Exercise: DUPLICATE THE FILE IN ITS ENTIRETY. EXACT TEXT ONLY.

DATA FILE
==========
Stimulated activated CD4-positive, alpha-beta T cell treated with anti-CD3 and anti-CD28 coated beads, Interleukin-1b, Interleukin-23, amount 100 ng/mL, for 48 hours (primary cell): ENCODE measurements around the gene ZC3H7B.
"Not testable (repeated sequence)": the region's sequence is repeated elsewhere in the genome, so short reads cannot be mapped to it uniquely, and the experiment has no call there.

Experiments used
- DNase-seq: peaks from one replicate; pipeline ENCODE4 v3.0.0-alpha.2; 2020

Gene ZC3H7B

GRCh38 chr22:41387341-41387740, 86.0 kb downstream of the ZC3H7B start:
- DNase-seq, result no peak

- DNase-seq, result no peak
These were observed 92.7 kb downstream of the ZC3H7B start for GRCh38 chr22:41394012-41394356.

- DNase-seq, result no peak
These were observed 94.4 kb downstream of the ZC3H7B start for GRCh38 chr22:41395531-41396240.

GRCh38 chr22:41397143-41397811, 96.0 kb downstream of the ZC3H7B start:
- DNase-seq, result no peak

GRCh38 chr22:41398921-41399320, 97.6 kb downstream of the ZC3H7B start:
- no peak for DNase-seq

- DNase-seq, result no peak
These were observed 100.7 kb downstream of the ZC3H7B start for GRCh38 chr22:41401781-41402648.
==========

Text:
Stimulated activated CD4-positive, alpha-beta T cell treated with anti-CD3 and anti-CD28 coated beads, Interleukin-1b, Interleukin-23, amount 100 ng/mL, for 48 hours (primary cell): ENCODE measurements around the gene ZC3H7B.
"Not testable (repeated sequence)": the region's sequence is repeated elsewhere in the genome, so short reads cannot be mapped to it uniquely, and the experiment has no call there.

Experiments used
- DNase-seq: peaks from one replicate; pipeline ENCODE4 v3.0.0-alpha.2; 2020

Gene ZC3H7B

GRCh38 chr22:41387341-41387740, 86.0 kb downstream of the ZC3H7B start:
- DNase-seq, result no peak

- DNase-seq, result no peak
These were observed 92.7 kb downstream of the ZC3H7B start for GRCh38 chr22:41394012-41394356.

- DNase-seq, result no peak
These were observed 94.4 kb downstream of the ZC3H7B start for GRCh38 chr22:41395531-41396240.

GRCh38 chr22:41397143-41397811, 96.0 kb downstream of the ZC3H7B start:
- DNase-seq, result no peak

GRCh38 chr22:41398921-41399320, 97.6 kb downstream of the ZC3H7B start:
- no peak for DNase-seq

- DNase-seq, result no peak
These were observed 100.7 kb downstream of the ZC3H7B start for GRCh38 chr22:41401781-41402648.